Laser management of hair follicle inflammatory conditions
Laser hair removal an option for pseudofolliculitis barbae, acne keloidalis nuchae in dark skin (1,500 words, 7 minutes)
Laser treatment with a 1,064 nm device can be a relatively safe, effective treatment for inflammatory issues related to hair follicles in patients with dark skin types. However, patients need to be counselled appropriately about permanent hair reduction.
This message was part of Dr. Jonathan Shapero’s presentation on laser treatments in skin of colour at the 9th annual Skin Spectrum Summit on Oct. 21, 2023.
“Generally speaking, if a physician is dealing with predominantly Fitzpatrick V or VI skin patients, they should be using 1,064 nm [devices],” he said, noting that wavelength has been established for many years as the safest in darker skin types. “I would emphasize safest. It's still not perfect, but it has the best safety profile.”
Dr. Shapero is a dermatologist in practice in North York, Ont. He is vice president of the Canadian Laser and Aesthetics Specialists Society (CLASS) and moderator for the Laser Safety Course for the Canadian Laser and Aesthetics Specialists Society. He is also a member of the Caribbean Dermatology Association.
Laser hair removal can be helpful for patients with pseudofolliculitis barbae, Dr. Shapero said. He noted that in his practice, in contrast to what he’s seen in textbooks that say this condition occurs predominantly in men, he has seen a roughly 50/50 ratio of men and women.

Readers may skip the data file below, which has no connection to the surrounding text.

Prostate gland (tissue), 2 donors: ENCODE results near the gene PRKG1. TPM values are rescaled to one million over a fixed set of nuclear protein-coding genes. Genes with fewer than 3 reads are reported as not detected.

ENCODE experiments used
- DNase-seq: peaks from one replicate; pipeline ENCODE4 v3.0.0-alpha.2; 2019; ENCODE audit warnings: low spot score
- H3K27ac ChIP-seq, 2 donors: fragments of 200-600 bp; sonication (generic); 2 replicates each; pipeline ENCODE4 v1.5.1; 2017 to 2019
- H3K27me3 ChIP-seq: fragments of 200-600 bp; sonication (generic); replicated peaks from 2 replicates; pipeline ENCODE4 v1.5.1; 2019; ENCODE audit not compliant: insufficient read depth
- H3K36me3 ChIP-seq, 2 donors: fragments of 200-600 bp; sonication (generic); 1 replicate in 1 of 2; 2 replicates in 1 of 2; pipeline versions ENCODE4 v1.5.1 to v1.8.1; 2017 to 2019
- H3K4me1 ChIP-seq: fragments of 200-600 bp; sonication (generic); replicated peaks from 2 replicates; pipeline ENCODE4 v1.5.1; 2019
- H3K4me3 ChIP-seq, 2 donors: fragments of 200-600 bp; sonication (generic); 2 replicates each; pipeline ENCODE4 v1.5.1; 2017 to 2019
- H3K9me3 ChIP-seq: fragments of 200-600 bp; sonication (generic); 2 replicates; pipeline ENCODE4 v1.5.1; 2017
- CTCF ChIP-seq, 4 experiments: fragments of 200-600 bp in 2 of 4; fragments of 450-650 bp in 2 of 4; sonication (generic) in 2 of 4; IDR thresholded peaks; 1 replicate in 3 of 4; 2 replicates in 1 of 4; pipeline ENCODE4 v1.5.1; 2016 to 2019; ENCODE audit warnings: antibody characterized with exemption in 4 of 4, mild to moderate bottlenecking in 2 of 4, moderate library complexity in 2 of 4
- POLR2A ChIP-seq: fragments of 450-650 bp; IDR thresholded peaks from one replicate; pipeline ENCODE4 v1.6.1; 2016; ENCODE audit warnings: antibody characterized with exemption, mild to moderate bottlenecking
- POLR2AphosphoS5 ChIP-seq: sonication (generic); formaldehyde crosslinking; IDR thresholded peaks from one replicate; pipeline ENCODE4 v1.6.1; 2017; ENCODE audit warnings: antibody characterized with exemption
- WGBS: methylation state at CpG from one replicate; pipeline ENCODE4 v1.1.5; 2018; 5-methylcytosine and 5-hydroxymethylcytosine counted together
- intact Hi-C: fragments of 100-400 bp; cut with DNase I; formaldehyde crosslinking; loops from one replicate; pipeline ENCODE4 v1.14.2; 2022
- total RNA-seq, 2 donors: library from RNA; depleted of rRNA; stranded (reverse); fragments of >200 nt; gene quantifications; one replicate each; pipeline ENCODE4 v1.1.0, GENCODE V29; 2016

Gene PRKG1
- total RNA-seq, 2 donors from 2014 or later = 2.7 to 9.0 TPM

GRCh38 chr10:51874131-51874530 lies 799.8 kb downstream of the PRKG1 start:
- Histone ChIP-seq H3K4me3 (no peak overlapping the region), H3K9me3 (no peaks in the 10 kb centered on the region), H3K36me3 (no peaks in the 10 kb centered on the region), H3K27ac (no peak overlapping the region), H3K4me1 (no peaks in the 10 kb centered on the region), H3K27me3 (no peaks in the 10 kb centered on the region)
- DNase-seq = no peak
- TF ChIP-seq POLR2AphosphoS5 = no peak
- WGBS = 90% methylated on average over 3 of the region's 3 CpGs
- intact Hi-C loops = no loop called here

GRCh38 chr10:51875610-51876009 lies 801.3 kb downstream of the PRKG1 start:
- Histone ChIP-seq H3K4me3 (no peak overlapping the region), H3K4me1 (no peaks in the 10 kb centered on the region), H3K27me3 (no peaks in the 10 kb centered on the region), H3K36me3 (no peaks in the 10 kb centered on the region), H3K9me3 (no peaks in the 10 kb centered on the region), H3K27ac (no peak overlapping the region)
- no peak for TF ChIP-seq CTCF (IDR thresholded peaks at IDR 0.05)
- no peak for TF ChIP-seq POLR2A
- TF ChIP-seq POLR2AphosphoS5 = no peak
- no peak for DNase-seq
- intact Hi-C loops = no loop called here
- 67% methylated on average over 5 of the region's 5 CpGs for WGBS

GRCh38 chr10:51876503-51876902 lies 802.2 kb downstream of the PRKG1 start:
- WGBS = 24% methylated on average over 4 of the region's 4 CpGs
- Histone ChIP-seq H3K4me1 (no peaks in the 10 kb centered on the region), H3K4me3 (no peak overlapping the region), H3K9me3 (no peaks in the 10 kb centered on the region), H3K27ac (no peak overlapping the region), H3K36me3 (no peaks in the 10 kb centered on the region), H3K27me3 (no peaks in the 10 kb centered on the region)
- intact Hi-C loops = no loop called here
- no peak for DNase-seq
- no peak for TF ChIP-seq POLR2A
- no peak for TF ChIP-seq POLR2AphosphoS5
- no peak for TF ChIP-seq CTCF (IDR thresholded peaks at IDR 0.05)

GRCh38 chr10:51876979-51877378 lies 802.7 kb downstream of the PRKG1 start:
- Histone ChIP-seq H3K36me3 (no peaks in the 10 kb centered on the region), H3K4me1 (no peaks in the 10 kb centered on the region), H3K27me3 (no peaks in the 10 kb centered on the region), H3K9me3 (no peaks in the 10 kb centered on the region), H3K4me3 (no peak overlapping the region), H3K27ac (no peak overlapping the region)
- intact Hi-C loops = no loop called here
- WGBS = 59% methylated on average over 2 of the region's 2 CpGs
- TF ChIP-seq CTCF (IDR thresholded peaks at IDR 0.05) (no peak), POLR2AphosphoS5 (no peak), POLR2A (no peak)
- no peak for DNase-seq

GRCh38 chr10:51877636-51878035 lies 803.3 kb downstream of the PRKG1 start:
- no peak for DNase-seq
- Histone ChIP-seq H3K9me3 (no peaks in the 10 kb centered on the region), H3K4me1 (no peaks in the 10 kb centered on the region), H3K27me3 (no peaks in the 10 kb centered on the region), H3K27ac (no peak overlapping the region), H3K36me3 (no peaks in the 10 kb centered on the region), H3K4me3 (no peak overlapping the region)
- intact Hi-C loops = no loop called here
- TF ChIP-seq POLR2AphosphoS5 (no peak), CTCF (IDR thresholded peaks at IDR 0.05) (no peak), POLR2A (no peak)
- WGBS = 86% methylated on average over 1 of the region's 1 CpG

He noted that for men, he will talk with them about possibly not treating their beard area, as they may want to grow beards in the future.
Acne keloidalis nuchae
A physician can use laser treatment for acne keloidalis nuchae, but it should not be a first-line treatment, Dr. Shapero said.
“But for more advanced cases when other treatments aren't working [laser can be helpful]. But the counselling has to be very appropriate. The patient is going to have permanent hair reduction in these areas of the scalp that you treat. So generally reserve [laser treatment] for very advanced keloid formation when everything else hasn't worked.”